We are still celebrating Christmas and nearing Epiphany. Thoughts of the incarnation of the Word of God continue. Like Mary, I want to ponder these things in my heart.

A scripture (Hebrews 2) from a recent daily reading: “It was fitting that God, for whom and through whom all things exist, in bringing many children to glory, should make the pioneer of their salvation perfect through sufferings. For the one who sanctifies and those who are sanctified all have one Father. For this reason, Jesus is not ashamed to call them brothers and sisters…Since, therefore, the children share flesh and blood, he himself likewise shared the same things, so that through death he might destroy the one who has the power of death…”

In the previous chapter the writer has told us that the Son “is the reflection of God’s glory and the exact imprint of God’s very being, and he sustains all things by his powerful word.” This is the Incarnate One. The One who sustains all things is the One who was glad to share our very flesh and blood. Our Elder Brother, who taught us to call God, “Father,” shares our sufferings. He was “made perfect” through them. A couple of chapters on (ch. 4), he is the great and perfectly sympathetic high priest, who knows our temptation, having been tempted in every way as we are (yet without sin).

These scriptures announce an utterly mind-boggling claim. By sharing human existence the Son exposes himself to all that afflicts us. Doing so, he made the Father known. Doing so, he destroyed the works of the devil and freed us from the power of death. Doing so, he brings many children to glory.

While we western, usually Protestant, Christians tend to skip from Christmas to Easter in our Christology, scriptures like this one confront us with truly astonishing clarity about the whole trajectory of human life. When it says that Jesus was made perfect through suffering, it does not refer only to his passion and death. He emptied himself (Philippians 2), taking the form of a slave, being born in human likeness. Not only was he born, he humbled himself and became obedient. The Gospel of John says the same: “My food is to do the will of my Father, and to accomplish his work.”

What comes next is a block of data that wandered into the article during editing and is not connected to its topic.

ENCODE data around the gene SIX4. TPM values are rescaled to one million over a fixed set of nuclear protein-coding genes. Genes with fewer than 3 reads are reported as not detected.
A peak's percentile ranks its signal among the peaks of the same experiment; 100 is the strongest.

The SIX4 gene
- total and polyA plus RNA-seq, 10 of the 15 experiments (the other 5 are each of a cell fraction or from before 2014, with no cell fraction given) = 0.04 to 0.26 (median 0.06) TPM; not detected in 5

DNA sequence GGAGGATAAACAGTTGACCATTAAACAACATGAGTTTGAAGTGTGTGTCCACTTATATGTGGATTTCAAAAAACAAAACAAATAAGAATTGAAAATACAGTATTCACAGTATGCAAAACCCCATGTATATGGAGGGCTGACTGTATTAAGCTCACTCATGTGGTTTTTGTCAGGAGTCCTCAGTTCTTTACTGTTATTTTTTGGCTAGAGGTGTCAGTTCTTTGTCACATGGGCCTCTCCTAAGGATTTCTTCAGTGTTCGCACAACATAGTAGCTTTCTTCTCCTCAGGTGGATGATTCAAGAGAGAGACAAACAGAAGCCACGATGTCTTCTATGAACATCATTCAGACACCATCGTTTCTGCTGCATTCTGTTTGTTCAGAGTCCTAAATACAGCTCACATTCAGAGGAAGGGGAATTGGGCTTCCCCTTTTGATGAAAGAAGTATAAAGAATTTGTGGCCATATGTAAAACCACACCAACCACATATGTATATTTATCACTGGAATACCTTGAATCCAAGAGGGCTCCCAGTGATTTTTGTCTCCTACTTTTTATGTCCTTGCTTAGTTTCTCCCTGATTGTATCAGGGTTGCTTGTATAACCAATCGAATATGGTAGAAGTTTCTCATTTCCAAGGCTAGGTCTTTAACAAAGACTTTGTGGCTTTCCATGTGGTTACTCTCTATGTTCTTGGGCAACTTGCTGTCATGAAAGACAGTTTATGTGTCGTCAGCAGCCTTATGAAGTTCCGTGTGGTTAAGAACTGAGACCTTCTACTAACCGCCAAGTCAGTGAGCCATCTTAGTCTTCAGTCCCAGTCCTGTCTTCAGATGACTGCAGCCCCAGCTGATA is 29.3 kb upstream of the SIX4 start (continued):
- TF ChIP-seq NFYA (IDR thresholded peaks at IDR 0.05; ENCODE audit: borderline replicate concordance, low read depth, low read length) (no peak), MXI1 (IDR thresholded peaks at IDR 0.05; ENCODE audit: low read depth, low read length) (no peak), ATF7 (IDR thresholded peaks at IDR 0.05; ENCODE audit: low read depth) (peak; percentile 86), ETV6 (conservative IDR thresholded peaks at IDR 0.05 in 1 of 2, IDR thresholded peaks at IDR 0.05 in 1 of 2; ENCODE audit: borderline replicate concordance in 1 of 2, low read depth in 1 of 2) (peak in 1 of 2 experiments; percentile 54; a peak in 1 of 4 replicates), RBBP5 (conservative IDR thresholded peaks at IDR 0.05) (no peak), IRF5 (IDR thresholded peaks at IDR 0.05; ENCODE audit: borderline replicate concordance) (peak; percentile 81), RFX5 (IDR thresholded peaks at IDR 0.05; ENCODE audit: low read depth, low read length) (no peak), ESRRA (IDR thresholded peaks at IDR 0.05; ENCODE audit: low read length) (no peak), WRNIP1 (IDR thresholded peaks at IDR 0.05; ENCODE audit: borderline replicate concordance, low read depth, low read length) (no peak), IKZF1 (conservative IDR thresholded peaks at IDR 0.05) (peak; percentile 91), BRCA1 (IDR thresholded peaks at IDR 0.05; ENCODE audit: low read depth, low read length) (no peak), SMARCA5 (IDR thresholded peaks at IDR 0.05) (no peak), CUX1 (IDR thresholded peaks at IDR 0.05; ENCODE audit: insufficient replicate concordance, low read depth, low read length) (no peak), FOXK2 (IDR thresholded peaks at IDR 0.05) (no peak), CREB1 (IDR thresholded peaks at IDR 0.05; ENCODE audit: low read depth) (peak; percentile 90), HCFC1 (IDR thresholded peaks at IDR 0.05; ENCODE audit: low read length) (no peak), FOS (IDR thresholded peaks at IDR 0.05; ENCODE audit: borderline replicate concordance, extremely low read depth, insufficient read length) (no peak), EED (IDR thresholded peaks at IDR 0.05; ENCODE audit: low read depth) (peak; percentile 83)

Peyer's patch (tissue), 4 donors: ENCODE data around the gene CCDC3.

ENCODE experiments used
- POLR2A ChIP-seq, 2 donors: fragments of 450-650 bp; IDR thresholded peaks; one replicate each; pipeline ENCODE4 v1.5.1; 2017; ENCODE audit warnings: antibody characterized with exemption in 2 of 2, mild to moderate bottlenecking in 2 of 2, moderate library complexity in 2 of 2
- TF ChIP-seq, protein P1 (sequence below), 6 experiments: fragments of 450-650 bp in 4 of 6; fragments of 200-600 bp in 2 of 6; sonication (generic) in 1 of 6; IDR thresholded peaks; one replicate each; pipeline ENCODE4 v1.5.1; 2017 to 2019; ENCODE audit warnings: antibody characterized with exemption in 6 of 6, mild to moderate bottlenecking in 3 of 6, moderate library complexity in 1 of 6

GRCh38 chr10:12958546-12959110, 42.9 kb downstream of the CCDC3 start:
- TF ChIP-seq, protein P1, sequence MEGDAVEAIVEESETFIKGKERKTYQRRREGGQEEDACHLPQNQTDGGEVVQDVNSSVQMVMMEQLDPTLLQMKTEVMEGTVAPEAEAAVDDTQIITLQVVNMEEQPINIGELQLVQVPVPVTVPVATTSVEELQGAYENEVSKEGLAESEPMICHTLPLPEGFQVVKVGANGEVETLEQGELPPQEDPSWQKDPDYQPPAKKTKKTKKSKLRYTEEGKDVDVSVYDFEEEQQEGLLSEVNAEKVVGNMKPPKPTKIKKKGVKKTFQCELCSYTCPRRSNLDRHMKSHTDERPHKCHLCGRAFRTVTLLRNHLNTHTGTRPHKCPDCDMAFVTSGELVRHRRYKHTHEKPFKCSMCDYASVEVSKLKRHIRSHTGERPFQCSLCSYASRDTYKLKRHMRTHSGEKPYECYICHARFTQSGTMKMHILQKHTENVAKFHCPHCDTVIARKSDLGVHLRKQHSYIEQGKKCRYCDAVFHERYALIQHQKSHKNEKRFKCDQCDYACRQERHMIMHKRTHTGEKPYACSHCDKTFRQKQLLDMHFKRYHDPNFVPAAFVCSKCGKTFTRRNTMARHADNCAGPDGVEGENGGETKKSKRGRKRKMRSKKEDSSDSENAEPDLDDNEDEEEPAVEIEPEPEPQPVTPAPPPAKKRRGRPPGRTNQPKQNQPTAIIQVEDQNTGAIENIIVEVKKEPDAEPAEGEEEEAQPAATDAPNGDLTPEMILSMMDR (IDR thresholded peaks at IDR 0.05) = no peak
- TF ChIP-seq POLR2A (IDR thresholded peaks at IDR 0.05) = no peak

The whole of Christ’s life was a suffering, not in the sense of feeling pain or sorrow every moment, but in the sense of enduring, or going through, an experience. So many realizations radiate from this one: In sharing our nature, in being brought to completion through what he suffered, he undertook to reclaim every fiber, every molecule, every corner of human nature.

He crawled. He toddled. He scrawled out his first letters. He learned. He grew in wisdom and stature and in favor with God and humans. He wrestled with thoughts of God in the temple as a soon-to-be son of the law. He wrestled with the tempter’s taunt, “If you are the Son of God” in the wilderness. He transformed the untouchable by his touch. He restored a daughter of Abraham to wholeness. He put a terrifyingly deranged man back into his right mind. He fed the hungry and ate with sinners. He taught. He brought sight and insight. He made friends and enemies. He endured ridicule and alienation. He prayed.

And much, much more.

It was fitting, Hebrews 2 says, that he should do all these things. He is the Last Adam.

Dare I say? Here, truly, is the most interesting Man in the world. May we grow in the knowledge and grace of the One who took up our nature.

Last Adam

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